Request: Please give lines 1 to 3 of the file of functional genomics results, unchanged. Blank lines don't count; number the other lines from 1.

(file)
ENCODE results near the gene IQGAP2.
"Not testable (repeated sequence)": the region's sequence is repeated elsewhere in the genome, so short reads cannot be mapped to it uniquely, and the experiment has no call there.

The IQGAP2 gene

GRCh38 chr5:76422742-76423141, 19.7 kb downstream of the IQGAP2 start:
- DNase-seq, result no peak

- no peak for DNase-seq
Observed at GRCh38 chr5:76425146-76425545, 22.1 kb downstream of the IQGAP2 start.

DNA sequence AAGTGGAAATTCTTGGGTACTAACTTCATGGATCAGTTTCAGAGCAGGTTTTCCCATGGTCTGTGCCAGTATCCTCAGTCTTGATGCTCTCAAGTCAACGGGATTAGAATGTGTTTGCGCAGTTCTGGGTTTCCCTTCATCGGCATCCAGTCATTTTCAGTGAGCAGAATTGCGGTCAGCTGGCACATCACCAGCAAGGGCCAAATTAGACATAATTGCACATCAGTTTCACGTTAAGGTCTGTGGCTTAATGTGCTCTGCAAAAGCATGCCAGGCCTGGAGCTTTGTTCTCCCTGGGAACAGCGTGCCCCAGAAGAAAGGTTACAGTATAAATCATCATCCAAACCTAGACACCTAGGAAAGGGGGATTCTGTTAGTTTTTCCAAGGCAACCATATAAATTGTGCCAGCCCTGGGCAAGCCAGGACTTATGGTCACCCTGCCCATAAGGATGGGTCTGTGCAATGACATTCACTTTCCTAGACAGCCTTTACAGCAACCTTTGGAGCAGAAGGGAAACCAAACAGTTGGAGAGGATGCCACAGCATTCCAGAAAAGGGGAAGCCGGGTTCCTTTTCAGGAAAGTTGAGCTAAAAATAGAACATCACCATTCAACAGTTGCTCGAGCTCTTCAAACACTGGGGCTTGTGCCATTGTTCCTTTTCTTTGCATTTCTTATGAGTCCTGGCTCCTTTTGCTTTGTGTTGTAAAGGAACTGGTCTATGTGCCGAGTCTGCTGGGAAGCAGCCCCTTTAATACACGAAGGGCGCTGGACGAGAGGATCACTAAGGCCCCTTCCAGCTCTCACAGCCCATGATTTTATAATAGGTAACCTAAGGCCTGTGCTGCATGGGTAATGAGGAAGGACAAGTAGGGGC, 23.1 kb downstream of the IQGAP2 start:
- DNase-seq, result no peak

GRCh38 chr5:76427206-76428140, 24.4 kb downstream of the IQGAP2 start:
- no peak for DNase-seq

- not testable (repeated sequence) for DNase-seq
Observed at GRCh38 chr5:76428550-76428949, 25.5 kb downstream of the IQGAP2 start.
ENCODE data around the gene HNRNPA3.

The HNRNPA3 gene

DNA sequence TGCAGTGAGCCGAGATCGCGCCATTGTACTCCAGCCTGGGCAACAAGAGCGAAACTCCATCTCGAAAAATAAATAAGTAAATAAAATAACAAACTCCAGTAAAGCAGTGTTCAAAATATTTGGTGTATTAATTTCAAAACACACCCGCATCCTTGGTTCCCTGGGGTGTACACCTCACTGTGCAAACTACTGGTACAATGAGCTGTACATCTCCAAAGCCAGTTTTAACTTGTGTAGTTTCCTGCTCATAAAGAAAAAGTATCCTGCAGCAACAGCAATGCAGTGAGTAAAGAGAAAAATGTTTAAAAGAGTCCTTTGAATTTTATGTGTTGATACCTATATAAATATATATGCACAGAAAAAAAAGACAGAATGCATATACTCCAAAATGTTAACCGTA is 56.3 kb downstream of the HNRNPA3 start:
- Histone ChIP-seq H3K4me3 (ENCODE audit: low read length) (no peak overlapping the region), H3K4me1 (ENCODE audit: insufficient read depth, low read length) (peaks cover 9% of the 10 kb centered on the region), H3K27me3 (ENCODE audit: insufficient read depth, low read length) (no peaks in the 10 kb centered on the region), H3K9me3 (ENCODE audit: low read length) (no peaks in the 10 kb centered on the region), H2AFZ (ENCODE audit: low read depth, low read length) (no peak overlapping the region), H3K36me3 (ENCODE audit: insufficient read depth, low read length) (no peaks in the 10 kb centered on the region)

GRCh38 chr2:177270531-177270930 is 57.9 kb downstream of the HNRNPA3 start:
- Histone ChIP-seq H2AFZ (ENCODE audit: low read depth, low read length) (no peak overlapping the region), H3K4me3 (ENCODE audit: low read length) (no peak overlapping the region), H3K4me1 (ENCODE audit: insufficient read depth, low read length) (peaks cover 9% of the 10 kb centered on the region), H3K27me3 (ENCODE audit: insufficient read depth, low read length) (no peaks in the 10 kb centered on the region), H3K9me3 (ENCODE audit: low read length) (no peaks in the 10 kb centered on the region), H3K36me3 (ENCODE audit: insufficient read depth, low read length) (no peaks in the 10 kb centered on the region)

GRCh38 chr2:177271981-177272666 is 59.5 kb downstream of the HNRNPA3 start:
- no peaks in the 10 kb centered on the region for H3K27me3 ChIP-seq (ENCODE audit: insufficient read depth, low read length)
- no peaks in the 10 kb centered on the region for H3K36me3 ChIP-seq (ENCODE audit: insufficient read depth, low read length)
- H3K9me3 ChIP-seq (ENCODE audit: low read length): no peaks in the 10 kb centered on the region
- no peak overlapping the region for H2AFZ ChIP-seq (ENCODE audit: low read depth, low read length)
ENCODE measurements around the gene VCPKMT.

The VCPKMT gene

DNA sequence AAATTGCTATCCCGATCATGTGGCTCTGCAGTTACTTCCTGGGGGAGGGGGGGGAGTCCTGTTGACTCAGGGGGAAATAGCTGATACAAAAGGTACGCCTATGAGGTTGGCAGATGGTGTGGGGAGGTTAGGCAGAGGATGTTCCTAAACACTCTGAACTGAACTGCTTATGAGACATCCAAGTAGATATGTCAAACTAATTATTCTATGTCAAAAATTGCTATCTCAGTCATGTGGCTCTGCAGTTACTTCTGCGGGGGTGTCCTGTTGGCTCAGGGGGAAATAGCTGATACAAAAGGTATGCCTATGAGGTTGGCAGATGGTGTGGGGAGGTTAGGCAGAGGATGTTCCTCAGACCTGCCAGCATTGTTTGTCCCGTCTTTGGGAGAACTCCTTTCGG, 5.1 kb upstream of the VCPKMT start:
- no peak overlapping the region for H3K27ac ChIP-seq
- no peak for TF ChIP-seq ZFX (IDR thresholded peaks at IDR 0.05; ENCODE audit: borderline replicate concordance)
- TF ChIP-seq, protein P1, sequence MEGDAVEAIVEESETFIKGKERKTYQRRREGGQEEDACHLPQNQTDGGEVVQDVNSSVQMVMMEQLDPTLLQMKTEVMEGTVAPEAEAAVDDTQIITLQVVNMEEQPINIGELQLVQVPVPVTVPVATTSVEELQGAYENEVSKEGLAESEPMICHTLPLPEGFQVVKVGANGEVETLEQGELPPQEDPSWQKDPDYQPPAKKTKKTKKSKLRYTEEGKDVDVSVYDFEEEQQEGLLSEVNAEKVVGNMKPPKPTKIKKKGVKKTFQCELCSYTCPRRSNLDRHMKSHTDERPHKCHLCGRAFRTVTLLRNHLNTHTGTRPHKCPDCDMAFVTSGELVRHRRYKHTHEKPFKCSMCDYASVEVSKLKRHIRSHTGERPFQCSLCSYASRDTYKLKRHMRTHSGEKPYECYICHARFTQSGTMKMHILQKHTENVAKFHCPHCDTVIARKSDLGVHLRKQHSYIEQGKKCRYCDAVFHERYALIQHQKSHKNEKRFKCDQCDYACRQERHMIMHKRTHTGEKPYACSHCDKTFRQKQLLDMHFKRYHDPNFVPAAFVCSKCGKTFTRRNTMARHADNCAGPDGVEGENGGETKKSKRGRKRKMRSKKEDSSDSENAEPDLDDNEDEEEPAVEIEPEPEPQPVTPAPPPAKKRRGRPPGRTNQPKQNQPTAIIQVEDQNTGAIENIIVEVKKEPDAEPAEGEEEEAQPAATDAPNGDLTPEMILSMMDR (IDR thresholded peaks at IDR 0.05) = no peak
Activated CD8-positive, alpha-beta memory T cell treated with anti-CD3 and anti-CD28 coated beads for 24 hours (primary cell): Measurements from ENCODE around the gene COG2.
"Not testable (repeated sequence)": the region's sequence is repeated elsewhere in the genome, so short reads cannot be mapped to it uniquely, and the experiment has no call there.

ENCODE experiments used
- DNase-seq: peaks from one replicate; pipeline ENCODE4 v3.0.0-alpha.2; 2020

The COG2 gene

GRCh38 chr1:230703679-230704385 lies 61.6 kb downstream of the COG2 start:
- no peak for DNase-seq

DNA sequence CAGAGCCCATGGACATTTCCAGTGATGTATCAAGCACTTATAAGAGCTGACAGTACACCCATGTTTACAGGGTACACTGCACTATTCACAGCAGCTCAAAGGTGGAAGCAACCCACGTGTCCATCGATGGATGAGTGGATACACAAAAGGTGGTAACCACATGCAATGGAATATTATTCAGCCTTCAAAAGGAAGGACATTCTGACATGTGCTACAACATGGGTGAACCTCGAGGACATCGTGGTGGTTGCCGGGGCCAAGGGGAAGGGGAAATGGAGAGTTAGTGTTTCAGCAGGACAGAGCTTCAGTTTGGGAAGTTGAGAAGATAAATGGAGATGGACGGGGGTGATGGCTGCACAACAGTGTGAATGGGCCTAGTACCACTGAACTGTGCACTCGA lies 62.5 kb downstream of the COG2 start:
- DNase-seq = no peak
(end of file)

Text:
ENCODE results near the gene IQGAP2.
"Not testable (repeated sequence)": the region's sequence is repeated elsewhere in the genome, so short reads cannot be mapped to it uniquely, and the experiment has no call there.

The IQGAP2 gene